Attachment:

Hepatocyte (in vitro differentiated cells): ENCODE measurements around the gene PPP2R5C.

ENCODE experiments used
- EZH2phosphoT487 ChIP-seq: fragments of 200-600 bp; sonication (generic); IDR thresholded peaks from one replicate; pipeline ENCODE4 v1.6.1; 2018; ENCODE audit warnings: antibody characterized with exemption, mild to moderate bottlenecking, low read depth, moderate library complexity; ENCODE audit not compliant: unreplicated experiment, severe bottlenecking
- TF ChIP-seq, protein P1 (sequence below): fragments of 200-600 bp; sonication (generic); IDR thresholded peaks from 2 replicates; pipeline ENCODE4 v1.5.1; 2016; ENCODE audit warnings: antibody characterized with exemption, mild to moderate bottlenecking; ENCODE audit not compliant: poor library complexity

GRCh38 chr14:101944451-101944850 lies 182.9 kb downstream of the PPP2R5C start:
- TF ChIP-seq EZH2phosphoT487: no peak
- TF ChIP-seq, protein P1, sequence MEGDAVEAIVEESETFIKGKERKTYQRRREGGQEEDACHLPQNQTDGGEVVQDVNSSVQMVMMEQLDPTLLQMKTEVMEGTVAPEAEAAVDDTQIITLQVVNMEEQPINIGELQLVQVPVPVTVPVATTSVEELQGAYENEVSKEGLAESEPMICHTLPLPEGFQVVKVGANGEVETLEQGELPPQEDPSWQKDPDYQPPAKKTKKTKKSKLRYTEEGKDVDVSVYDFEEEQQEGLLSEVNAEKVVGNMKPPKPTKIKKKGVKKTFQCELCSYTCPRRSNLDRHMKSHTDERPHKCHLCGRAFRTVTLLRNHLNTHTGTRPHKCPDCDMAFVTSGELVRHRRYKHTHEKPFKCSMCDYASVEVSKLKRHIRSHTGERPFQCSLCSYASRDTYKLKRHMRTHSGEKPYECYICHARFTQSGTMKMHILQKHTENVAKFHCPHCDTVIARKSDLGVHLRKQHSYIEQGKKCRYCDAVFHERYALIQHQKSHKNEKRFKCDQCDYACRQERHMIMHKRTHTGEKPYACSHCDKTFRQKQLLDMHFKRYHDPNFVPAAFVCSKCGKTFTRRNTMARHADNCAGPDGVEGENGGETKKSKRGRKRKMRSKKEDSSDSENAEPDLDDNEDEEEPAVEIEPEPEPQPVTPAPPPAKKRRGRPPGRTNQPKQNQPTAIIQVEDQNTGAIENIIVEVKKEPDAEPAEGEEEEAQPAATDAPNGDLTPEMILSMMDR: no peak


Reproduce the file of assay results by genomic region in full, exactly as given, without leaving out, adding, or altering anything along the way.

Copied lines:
Hepatocyte (in vitro differentiated cells): ENCODE measurements around the gene PPP2R5C.

ENCODE experiments used
- EZH2phosphoT487 ChIP-seq: fragments of 200-600 bp; sonication (generic); IDR thresholded peaks from one replicate; pipeline ENCODE4 v1.6.1; 2018; ENCODE audit warnings: antibody characterized with exemption, mild to moderate bottlenecking, low read depth, moderate library complexity; ENCODE audit not compliant: unreplicated experiment, severe bottlenecking
- TF ChIP-seq, protein P1 (sequence below): fragments of 200-600 bp; sonication (generic); IDR thresholded peaks from 2 replicates; pipeline ENCODE4 v1.5.1; 2016; ENCODE audit warnings: antibody characterized with exemption, mild to moderate bottlenecking; ENCODE audit not compliant: poor library complexity

GRCh38 chr14:101944451-101944850 lies 182.9 kb downstream of the PPP2R5C start:
- TF ChIP-seq EZH2phosphoT487: no peak
- TF ChIP-seq, protein P1, sequence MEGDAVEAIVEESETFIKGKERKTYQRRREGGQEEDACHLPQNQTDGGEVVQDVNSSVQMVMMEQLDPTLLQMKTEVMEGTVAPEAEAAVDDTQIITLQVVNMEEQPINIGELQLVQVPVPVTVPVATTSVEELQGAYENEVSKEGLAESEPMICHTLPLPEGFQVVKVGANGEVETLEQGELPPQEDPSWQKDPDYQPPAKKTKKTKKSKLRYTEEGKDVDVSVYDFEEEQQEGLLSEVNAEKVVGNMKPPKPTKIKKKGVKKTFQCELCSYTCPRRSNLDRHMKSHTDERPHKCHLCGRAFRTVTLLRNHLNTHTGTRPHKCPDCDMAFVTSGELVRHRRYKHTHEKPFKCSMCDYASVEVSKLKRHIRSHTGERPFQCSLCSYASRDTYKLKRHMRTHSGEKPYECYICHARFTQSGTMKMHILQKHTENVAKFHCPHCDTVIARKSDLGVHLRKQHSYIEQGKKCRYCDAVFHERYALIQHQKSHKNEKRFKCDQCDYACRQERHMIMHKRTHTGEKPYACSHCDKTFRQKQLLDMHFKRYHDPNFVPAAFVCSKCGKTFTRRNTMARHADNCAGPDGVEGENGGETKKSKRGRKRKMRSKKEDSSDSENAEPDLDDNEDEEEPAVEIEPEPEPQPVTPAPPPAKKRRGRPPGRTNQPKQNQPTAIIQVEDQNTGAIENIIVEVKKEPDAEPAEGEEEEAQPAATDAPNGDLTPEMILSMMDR: no peak